• Some domestic homicides and so-called ‘honour killings’ may be disguised as suicides or accidents, with the help of the extended family and community (Southall Black Sisters).
  • 1 in 4 women experience domestic abuse during their lifetime and 6% to 10% of women experience domestic abuse in any given year (Analysis of ten separate domestic abuse prevalence studies by the Council of Europe, 2002).
  • Domestic abuse has a higher rate of repeat victimisation than any other crime. (Home Office, July 2002).

Elin Roberts, PR Plaid Cymru t: 07738 182 864 e: elin.plaid@gmail.com

Harry Fletcher Criminal Justice Director, Digital-Trust, CIC
t: 0786 054 0145 or e: harry@digital-trust.org
Twitter @hfletcher10 www.digital-trust.org

Domestic Violence Law Reform

Parliament returns on 13th October for its last session before the General Election for a term which is likely to witness the introduction of new laws on domestic abuse. In February, Elfyn Llwyd MP tabled a private members bill which criminalised coercive control, placed duties on the Police to investigate the totality of abuse in an individual case and made training mandatory for all Criminal Justice staff .It had all party support. During the summer the Bill was given a technical make over by the legal clerks in the Commons. The Bill was redrafted many times by Harry Fletcher and MPs throughout 2014.

During late October Peers will debate an amendment to the Serious Crime Bill which will state that for the purposes of that Bill, Domestic Violence must be regarded as a serious crime. The concept is likely to be widely supported.

Later when the Bill reaches the Commons, the 3 main points made in Elfyn's Bill listed above will be put down as new clauses.

Meanwhile on August 20th the Home Office announced a consultation on Domestic Violence asking whether the current law were enough. The consultation closes on October 15th. So far there have been over 400 responses.

Briefings are already being prepared by the Home Office for Treasury Lawyers paving the way for Government amendments to the Serious Crime Bill. It is essential therefore that what emerges for these procedures, protect victims, ensure that in the future Police investigate courses of conduct of perpetrators and that all staff are trained on the nature and dangers of coercive control.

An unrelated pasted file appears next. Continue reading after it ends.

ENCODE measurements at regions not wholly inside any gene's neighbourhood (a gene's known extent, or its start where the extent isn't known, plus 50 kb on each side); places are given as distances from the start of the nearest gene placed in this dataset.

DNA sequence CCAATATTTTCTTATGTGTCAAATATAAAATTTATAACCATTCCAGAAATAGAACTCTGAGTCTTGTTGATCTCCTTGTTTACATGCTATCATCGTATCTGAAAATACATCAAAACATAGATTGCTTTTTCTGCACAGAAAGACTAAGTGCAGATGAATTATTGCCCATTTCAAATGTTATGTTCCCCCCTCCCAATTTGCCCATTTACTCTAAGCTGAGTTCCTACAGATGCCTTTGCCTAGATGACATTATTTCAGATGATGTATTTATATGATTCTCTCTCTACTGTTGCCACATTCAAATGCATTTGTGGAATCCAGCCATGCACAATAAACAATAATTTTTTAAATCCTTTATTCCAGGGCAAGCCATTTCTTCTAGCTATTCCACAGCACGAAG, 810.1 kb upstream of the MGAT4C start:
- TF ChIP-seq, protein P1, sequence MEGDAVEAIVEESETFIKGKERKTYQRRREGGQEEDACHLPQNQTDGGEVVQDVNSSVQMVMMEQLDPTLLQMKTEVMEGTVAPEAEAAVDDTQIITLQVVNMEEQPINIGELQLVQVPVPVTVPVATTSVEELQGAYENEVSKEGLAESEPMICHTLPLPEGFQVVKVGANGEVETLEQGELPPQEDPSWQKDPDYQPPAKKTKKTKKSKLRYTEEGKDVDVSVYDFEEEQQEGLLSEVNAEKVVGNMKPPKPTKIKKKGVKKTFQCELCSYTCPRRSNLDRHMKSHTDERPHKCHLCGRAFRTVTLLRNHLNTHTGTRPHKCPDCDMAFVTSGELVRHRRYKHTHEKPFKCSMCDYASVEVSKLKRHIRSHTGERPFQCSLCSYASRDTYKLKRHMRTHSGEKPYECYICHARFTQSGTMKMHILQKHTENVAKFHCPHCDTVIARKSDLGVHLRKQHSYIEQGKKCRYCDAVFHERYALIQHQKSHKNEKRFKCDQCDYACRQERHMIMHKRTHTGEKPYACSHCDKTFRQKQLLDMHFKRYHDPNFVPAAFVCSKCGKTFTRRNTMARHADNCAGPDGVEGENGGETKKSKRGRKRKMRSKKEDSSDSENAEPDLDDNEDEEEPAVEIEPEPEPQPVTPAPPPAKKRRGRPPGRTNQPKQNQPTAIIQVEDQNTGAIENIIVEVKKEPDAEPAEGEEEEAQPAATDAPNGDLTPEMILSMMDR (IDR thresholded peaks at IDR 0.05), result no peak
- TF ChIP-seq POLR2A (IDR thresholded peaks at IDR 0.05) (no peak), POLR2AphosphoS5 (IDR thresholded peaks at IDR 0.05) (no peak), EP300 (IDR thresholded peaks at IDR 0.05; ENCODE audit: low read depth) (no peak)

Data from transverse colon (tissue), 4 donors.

The process of amendment will take place within a few days probably in November, MPs and Peers will need to be vigilant and campaigners will need to respond at speed to ensure the best outcomes for victims.

The new laws themselves are likely to be enacted in the middle of 2015 to give time for training and adjustment. The outcome for victims must be better protection and less risk from harm. Those campaigning have done a professional job.

Campaign Developments

The summer recess is normally a quite time but significant progress was nonetheless made with the campaign for DV laws. The Conservatives are currently studying Elfyns Bill, Labour will make a statement at their party conference in the Autumn and both they and the Lib Dems look like making manifesto commitments. Early Day Motion 142 which supports the campaign has 62 signatures, MPs can sign until the Election is called so lobbying will continue. Amendments will be tabled between now and Xmas and talks continue with women's Community Groups

On Wednesday 20th August the Home Office announced that a consultation is to take place on the need or not for laws on coercive control in a domestic setting. It is likely that legislation will follow. The Bill introduced by Elfyn Llwyd this spring will be tabled as an amendment to the Serious Crime Bill this Autumn. As well as criminalising abusers behaviour the Bill also proposes Mandatory training for Criminal Justice workers including the Police

UK Government: Strengthening the law on domestic abuse: a consultation

The UK Home Office

This consultation seeks views on whether the current law on domestic abuse needs to be strengthened to offer better protection to victims. It is specifically focused on whether we should create a specific offence that captures patterns of coercive and controlling behaviour in intimate relationships, inline with the government’s non-statutory definition of domestic abuse.